By Jef With One F
By Rocks Off
By Chris Lane
By Angelica Leicht
By Corey Deiterman
By Angelica Leicht
By Corey Deiterman
Rock bands are used to dealing with the unexpected. Missed sound checks, flat tires, broken strings, nonexistent hotel reservations and stolen amps are all part of the routine for the privileged few who get to make music for a living. Just watch out for the cock punch.
Thus Neil Fallon, vocalist with pile- driving rockers Clutch, describes the unexpected things that can derail a band's tour in a millisecond. For Fallon and his band, the CP took the form of a washing machine that slipped off a dolly while it was being moved by guitarist Tim Sult. The wayward Maytag crushed Sult's left wrist only a week before the band's tour began August 20 in Indianapolis. The band was ready to cancel the tour when Jack Flanagan, a longtime member of Clutch's inner circle, stepped in to fill Sult's slot.
Even though the shows will go on, the band still faces a difficult few months. "We're shit out of luck for the rest of the year," Fallon concedes on the phone. "There's the new album to finish, so it looks like it won't be done until 2004. You can't get mad about it. Shit happens. Tim's wrist is all held together on the outside with these wires -- he looks like the Terminator -- so it all depends on how well he recovers. I'm sure he's thinking up all these new terrifying riffs he can try out."
Luckily Fallon is more than capable of hoisting the tour on his shoulders. Had his razor-wire vocal chords been silenced, the Zeppelinesque, Maryland-based band's tour certainly would have been canceled. Fallon's stream-of-consciousness lyrics can claim that much of the credit for that critical esteem and fan support the band has won. Of course, no band can tour without its front man, but in this case it seems doubly true.
Led Zeppelin, Black Flag and Frank Zappa are the names most often used in attempts to describe Clutch. One of those three always mystifies Fallon, who is content to simply call his band's music plain old "rock and roll."
"I never listened to Zappa in my life until I started to see all these comparisons turning up," he says. "I suppose it has to do with some off-the-wall lyrics, but that's a stretch. I mean, we're certainly not esoteric math rock."
Maybe not, but Clutch has had no trouble gaining fans over the years by offering up a basic, unalterable formula: left-field lyrics and thundering bass lines backed by powerhouse drumming and a smattering of wa-wa pedal.
Hey, it could be Zeppelin. Fallon concurs, saying that the ageless band is the only hard rock outfit he still feels passionate about.
"I'm really not a fan of rock music much anymore," he says. "I suppose it has to do more with the fact that I'm surrounded by it constantly, at clubs with other bands. So the traditional four-piece rock setup can become very redundant."
Fallon, who names Tom Waits and Nick Cave as his songwriting idols, says Clutch has avoided becoming a cliché by still putting most of its energies into its live show and by having some kind of story to tell, even if it's a vague or obtuse one. Whether he sings about 1973 Dodge Swingers or "Leathean grazers" or exhorts the youth of America to "build your ship and sail across the sea of flames" -- Blue Öyster Cult, watch out -- it somehow seems so authoritative.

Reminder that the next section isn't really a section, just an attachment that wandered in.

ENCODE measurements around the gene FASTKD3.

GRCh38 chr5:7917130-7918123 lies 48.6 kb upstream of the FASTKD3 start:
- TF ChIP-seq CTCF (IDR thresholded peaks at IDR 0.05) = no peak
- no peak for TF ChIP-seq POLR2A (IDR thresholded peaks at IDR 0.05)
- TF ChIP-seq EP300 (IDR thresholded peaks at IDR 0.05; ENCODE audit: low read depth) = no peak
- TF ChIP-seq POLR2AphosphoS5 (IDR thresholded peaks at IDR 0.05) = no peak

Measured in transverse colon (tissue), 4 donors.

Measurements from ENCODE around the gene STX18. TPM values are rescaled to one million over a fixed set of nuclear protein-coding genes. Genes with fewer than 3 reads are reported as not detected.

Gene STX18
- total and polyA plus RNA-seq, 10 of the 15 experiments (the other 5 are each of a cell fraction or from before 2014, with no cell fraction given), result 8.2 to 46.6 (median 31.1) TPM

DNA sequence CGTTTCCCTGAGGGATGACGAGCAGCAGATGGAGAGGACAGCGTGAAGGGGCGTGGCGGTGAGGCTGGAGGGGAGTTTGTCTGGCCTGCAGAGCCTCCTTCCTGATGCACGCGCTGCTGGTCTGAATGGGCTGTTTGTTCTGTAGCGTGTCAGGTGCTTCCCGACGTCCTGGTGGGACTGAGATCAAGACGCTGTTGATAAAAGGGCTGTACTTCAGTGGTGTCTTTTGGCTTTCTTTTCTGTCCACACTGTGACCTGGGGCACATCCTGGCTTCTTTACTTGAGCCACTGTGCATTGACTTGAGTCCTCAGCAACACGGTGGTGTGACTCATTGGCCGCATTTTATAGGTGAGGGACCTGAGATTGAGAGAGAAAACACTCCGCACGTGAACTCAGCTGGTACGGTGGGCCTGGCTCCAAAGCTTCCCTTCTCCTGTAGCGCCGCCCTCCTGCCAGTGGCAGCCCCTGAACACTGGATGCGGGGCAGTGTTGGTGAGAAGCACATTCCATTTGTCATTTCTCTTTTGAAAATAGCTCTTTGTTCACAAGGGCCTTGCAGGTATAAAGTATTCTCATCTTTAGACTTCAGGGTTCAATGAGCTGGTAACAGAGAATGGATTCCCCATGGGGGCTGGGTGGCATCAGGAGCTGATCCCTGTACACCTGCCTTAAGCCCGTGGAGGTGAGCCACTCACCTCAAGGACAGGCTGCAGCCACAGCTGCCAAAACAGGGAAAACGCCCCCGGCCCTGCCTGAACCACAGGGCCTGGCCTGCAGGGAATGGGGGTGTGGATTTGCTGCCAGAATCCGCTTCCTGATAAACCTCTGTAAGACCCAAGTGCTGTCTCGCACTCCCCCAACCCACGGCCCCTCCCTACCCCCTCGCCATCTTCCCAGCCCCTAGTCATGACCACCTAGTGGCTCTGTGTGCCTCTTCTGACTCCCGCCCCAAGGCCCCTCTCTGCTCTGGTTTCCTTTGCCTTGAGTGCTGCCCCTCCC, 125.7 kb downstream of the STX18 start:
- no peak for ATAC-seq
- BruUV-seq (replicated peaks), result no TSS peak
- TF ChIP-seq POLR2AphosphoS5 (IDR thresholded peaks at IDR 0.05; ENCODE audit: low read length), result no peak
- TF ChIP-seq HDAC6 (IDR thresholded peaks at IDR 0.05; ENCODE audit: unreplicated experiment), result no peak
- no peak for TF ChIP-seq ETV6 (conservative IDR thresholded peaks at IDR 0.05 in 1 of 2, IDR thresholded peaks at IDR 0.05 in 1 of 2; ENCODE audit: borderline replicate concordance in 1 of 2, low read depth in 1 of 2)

Though he doesn't mention any names (hint: skim down the roster at Buzzfest 12), Fallon says it's too easy for young bands to base their experiences on teen angst, and adds that musicians who keep reaching back to sing about the same things over and over are fakers.
"Singing about that kind of emotion when you're 31 isn't the most attractive thing you could do as an artist," he says diplomatically.
Fallon was seven when he heard an acid rock album, from which he learned that there were songs out there that weren't inane love ditties. Soon thereafter he discovered Zeppelin, and then hardcore punk. By the time he and his friends graduated from high school in 1989, Fallon had already been to his first Bad Brains concert. The sophisticated D.C. punk band taught him that there was more to the so-called hardcore scene than mere naked aggression.
"Sure, you can easily tap in to that basic instinct, because violence sells," he says. "But what do you do when you keep it turned on to 11 all the time and paint yourself into a corner? Release an after-the-brawl record?"
Still, the emotion of the live performance is what keeps Clutch on the move, considering its music will never find a home as a beer commercial soundtrack. The band's latest album is its first live recording, Live at the Googolplex, recorded on old-fashioned eight-track technology complete with out-of-tune guitars and other little mistakes left in. Considering Sult's situation, it looks like that and an upcoming B-sides/out-takes collection will have to be enough to satisfy fans until that next studio album, the follow-up to the bludgeoning Pure Rock Fury.
And when the new record does come out, Fallon suggests, his fans may be in for a surprise. Fallon believes that changing things up -- drastically, if need be -- is vital if you want to have a long career. "That's a risk you should be prepared to take as an artist. Artists who change for aesthetic values have more to say as creators, otherwise you're one of these bands that sticks with a specific sound because they know it will get played on the radio."